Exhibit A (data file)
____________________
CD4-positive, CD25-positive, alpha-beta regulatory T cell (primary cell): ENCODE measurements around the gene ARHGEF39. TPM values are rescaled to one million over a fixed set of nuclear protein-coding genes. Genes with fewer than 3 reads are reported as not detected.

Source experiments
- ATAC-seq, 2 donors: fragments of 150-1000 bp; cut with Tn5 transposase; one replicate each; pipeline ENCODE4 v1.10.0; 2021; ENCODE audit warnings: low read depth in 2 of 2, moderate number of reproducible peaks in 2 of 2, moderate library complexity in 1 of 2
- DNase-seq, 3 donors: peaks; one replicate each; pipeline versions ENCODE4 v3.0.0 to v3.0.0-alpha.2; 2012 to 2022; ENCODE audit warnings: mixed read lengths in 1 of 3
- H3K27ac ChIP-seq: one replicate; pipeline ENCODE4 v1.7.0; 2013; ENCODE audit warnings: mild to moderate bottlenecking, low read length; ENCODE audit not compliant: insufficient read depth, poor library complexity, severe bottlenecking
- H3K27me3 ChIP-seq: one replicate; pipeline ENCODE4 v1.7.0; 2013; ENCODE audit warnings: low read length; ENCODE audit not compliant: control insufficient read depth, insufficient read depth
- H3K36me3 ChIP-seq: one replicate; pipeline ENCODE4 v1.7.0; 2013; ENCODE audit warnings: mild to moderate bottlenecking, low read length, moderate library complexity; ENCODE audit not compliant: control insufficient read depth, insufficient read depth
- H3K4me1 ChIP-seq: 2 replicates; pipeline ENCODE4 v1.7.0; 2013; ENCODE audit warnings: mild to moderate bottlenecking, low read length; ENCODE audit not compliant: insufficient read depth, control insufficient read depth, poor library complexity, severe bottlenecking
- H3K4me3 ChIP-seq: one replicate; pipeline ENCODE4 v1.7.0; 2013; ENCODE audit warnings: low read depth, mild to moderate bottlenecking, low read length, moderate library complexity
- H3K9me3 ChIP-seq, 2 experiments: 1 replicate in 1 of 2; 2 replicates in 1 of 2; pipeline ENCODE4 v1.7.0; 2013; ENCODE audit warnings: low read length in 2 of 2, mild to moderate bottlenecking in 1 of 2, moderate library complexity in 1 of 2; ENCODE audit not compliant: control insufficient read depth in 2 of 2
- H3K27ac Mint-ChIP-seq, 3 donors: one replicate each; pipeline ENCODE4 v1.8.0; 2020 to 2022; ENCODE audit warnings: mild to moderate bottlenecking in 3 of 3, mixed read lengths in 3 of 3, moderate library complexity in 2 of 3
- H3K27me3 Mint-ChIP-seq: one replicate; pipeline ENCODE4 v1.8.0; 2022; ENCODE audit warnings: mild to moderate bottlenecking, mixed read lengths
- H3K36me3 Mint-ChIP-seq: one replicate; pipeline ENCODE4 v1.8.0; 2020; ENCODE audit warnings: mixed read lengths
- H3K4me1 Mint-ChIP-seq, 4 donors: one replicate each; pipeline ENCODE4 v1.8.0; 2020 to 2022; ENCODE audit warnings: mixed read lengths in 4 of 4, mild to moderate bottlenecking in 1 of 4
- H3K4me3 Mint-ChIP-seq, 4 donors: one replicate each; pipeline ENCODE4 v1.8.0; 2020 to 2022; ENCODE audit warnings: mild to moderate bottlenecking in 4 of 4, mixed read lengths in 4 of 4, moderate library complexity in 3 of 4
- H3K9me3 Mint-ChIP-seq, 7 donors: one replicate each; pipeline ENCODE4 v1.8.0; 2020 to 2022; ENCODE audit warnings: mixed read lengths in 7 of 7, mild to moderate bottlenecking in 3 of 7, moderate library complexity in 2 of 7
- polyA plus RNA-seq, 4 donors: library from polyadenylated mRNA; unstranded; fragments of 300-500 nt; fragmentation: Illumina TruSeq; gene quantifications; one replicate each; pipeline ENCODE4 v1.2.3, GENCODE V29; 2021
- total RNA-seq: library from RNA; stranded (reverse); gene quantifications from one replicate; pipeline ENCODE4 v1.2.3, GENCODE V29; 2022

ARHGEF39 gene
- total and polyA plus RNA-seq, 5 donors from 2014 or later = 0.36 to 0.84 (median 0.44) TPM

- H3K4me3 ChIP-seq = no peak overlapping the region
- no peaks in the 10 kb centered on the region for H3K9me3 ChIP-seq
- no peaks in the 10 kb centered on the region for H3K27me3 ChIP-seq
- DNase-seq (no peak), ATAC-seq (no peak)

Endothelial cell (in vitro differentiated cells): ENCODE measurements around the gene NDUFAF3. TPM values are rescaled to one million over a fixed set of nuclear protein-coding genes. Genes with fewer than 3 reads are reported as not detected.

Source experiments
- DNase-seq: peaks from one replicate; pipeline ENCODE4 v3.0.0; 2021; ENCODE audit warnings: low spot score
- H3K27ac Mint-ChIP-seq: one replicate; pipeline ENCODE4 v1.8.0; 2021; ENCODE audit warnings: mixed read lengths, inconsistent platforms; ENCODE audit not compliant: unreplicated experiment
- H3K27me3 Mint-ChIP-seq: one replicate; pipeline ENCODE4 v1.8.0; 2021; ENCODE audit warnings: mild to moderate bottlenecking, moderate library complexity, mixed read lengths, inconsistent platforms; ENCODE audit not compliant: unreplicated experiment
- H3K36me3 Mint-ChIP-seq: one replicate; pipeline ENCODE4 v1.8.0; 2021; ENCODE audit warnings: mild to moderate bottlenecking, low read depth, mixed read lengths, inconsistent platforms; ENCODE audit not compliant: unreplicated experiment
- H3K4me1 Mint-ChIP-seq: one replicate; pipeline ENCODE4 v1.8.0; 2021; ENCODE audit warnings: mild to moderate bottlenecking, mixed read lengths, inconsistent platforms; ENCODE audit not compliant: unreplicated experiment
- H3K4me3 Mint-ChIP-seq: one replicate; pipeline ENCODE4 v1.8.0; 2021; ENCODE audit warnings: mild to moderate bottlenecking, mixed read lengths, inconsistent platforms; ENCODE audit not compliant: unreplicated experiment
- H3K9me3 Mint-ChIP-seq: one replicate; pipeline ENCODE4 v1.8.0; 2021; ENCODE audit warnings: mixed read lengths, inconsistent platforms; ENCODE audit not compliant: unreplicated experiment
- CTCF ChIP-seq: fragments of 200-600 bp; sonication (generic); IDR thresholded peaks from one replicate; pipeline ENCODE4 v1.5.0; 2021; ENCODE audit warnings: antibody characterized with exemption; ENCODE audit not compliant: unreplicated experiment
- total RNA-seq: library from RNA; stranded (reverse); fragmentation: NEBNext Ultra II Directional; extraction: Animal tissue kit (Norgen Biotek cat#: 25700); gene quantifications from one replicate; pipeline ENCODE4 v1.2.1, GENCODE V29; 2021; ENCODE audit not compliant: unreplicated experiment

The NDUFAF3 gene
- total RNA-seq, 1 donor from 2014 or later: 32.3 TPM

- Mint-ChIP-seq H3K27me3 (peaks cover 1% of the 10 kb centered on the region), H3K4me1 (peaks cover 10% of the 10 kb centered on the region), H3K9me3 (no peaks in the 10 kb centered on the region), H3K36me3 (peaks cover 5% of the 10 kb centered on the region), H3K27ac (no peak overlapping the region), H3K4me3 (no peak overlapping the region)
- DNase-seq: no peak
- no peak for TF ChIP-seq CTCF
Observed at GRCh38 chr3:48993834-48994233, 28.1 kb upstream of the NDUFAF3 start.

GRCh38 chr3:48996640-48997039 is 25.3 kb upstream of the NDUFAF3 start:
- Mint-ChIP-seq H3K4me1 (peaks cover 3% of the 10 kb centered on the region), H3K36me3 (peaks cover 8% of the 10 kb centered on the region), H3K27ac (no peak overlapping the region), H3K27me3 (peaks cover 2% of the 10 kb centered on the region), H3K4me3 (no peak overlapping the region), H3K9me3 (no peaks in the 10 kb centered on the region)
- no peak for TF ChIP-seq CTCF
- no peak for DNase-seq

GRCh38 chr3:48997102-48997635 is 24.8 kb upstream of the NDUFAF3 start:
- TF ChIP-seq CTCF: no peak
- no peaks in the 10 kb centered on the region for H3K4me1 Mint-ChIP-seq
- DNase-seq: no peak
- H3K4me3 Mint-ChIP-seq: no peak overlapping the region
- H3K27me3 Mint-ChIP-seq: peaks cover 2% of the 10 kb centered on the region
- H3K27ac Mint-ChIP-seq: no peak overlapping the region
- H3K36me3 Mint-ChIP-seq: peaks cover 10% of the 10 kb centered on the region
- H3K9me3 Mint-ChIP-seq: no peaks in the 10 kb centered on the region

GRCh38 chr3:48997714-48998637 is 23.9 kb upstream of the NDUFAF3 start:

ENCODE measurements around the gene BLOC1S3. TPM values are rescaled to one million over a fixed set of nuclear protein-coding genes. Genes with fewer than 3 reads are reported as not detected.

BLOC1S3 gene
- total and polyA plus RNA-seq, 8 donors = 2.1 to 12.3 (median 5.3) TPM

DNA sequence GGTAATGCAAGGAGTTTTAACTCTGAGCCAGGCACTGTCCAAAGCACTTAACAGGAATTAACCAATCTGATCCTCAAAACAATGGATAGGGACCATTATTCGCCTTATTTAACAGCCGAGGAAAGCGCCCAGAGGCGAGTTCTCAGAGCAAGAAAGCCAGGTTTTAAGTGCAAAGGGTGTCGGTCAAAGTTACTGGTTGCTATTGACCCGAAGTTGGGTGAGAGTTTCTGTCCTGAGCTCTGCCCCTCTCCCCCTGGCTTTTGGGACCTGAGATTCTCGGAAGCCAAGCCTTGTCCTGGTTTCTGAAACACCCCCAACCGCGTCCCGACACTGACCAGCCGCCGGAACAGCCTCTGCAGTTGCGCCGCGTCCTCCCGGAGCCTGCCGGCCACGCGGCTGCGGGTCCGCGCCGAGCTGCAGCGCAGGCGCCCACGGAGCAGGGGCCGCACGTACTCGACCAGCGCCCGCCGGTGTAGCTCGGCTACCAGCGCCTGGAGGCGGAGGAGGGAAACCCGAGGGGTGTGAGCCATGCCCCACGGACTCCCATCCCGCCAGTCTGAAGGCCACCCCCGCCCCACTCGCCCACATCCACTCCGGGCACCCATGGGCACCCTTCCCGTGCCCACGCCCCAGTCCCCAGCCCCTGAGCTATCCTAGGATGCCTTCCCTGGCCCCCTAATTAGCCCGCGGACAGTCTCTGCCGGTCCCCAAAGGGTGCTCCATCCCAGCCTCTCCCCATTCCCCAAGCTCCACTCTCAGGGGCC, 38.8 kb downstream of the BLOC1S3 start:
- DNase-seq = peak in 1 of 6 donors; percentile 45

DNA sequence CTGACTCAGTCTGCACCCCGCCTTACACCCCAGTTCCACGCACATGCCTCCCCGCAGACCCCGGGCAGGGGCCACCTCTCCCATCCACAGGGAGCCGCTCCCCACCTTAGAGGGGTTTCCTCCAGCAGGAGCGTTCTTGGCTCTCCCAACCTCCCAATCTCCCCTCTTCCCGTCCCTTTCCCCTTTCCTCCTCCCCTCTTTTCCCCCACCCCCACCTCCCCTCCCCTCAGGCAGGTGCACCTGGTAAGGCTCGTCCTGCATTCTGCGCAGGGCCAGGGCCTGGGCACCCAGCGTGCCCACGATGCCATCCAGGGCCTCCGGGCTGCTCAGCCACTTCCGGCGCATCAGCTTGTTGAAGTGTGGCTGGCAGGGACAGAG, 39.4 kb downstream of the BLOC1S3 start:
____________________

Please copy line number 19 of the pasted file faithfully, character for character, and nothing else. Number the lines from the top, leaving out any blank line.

ARHGEF39 gene